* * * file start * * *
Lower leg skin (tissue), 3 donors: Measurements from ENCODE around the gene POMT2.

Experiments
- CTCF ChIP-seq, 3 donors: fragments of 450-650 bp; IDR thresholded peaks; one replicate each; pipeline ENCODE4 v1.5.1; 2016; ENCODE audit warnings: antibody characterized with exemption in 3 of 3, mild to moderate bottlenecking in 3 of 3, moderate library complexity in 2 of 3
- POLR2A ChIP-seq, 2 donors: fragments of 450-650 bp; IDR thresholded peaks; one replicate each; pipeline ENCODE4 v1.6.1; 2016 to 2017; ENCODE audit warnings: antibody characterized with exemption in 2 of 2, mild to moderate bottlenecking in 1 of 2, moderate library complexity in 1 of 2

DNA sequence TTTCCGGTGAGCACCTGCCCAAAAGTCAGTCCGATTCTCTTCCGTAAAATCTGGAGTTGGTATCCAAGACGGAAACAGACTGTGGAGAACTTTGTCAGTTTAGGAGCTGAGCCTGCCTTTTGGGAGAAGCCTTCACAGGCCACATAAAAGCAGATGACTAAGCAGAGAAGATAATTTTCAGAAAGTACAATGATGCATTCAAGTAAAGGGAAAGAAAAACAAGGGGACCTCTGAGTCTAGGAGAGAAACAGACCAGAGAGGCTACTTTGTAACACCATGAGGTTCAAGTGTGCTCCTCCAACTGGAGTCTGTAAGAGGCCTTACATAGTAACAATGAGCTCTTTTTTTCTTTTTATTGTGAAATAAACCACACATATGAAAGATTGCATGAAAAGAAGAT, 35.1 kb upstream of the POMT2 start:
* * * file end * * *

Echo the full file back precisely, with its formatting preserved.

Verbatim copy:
Lower leg skin (tissue), 3 donors: Measurements from ENCODE around the gene POMT2.

Experiments
- CTCF ChIP-seq, 3 donors: fragments of 450-650 bp; IDR thresholded peaks; one replicate each; pipeline ENCODE4 v1.5.1; 2016; ENCODE audit warnings: antibody characterized with exemption in 3 of 3, mild to moderate bottlenecking in 3 of 3, moderate library complexity in 2 of 3
- POLR2A ChIP-seq, 2 donors: fragments of 450-650 bp; IDR thresholded peaks; one replicate each; pipeline ENCODE4 v1.6.1; 2016 to 2017; ENCODE audit warnings: antibody characterized with exemption in 2 of 2, mild to moderate bottlenecking in 1 of 2, moderate library complexity in 1 of 2

DNA sequence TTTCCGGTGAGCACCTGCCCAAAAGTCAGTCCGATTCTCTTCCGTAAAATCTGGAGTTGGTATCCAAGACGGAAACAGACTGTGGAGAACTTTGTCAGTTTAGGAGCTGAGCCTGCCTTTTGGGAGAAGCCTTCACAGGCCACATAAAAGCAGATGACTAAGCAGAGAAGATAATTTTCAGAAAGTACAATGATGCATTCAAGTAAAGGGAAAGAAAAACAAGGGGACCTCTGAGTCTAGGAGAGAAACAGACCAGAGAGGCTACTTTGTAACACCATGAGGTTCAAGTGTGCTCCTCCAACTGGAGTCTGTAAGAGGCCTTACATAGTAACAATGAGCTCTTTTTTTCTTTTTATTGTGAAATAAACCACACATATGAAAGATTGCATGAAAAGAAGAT, 35.1 kb upstream of the POMT2 start: